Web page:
There’s nothing wrong with owning, and enjoying, these freedoms, or admitting that not having kids means there IS a difference (all other things being equal). It’s fine.

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18 thoughts on “17 Truths About the Childfree

  1. Definitely some good points here, and you listed many of the “lighter” reasons I’ve chosen not to pro-create (the “deeper” reasons being environmental, ethical, etc.). When I read #12 though, I was surprised, because in my situation, I haven’t retained friends as a result of being childfree; in fact, I’m more likely to “lose” them since we are all at an age where child-rearing is the thing to do. Most of my friends have children now and have become close friends with other parents (understandably), which means I rarely see them. I don’t begrudge them this at all. After all, they have a whole world of things to deal with as parents that I do not, but I still miss them. So I would say that #12 is certainly a myth, since non-parents can actually get “left out in the cold,” so to speak, by their parent friends.

    • I see that happening a lot, too, and I understand it’s pretty common that the childfree will see their friends fall away as they have kids. I was focusing more on the idea that women who have children lose their friends who don’t. I wonder if it’s just a matter of perception – that they feel like their non-parent friends don’t come around because they have kids while their non-parent friends feel like the parent friends aren’t coming around because they’re too busy with kids.

  2. I think that there really are no “truths” when it comes to this issue. Let’s take, for example, the truth? myth? that CF folks have more discretionary income. Some might. Others will actually have *less* than their childed peers. I have a health condition, and it costs a serious amount of money for doctors’ visits, tests, treatment, therapies, and medication — this is where my “discretionary” income goes. But I know childed couples who can easily afford a new house, new car, summer vacation for five (including the kids), etc. If I could keep all of the extra money I make, I could have a better lifestyle than I currently do. Such is not the case, though.

    I don’t complain about this. I’m grateful that I have a good job that provides great benefits so I don’t have to go without medical care. A lot of people don’t have that.

    Anyone can lead the type of life he or she wants to lead and damn the consequences. You can be a parent and be a total lush/drug addict/party girl/boy. You can be a nonparent, never drink, never spend a dime on nice things, and go to bed at eight on the dot every night. When we start making blanket assumptions about how other people live — people that we don’t even know, collectively or individually — that fuels misunderstandings.

    • Hi, Lelaina. Thank you for your comment. I agree with you about blanket statements. I tried to carefully include “all other things being equal” in these scenarios for that reason.

      Much of what I write here (on this site) is geared toward encouraging people to not engage in this weird parent/childfree battle.

      Obviously we’re all individuals, and what’s true for one may not be true for another. At the very least, I’d like to see childfree people not feel the need to defend their choice by making a list of how negatively I packed our lives can be, too. Is there a prize for who’s most put-upon?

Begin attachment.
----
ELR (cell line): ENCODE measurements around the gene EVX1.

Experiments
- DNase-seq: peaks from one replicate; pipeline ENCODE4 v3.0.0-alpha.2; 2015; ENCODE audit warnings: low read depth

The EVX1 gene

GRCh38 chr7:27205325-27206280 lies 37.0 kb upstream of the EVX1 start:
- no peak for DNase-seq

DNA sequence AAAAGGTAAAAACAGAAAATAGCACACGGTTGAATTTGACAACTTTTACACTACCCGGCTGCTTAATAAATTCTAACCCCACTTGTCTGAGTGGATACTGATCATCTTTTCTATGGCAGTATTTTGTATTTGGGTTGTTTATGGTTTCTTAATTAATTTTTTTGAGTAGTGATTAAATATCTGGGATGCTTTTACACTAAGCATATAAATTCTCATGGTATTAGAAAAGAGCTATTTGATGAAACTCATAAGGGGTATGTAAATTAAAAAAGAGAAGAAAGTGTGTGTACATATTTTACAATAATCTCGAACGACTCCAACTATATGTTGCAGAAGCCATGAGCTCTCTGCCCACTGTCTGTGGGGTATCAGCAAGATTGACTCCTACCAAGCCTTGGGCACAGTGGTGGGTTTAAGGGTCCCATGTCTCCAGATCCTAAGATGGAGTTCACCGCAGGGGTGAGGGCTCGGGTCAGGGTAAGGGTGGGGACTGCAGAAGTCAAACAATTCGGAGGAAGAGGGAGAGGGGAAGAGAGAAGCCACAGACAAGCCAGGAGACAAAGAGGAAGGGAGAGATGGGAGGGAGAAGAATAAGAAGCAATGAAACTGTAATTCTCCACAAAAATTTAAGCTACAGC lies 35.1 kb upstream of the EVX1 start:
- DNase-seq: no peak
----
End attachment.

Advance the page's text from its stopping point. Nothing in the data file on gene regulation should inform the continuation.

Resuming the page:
The original list felt like a defense, an assurance that “we suffer just as much, we have it just as hard.” And sure, in our individual lives, we all have the special circumstances that make things painful/busy/expensive. But – all other things being equal (very important to emphasize that) – the childfree do have one less responsibility and demand on their income, time, and energy than parents have. There’s nothing to defend – it just is. The more simple acceptance there is, the more confidence there is, it seems like the less anger, defensiveness, and ridiculous battling there’ll be. Maybe?

      • This just seems like common sense to me. Sure, some people’s lives are really hard WITHOUT kids, but if they HAD kids, their lives would be more hard… hence… their lives are easier without kids than they would be with kids. It doesn’t follow that anybody should, would, or does think that every person without kids is living lifestyles of the rich and famous. But everybody without kids has more discretionary income, time, freedom, etc. than that same person would have had WITH kids. Whether or not some rich family with kids has more than them has nothing to do with the fact that they are less burdened in their own personal life than they would have been with kids.

        I, for one, don’t try to minimize the good things about being childfree. After all, people who ask me why I don’t have children or try to “sell me” on all the awesome benefits of it should know there are actually a lot of perfectly logical reasons NOT to do it. If childfree, in order to be accepted socially by their childed peers feel the need to diminish the good things about being child free to look like they suffer too, all it does is reinforce the smugness of some parents who seem to think our lives won’t be complete until we make babies.

      • When all things are equal, oh definitely — there’s no doubt in my mind that most (if not all) of the 17 untruths begin to unravel. This post got me thinking about some of the female acquaintances I know who make more money (more like their *husbands* make more money), who don’t have the burden of a day job, and are in perfect health. If I had their lives, I would definitely come out ahead in the “quality of life department” being unchilded. Heck, I would even have a better quality of life *with* kids.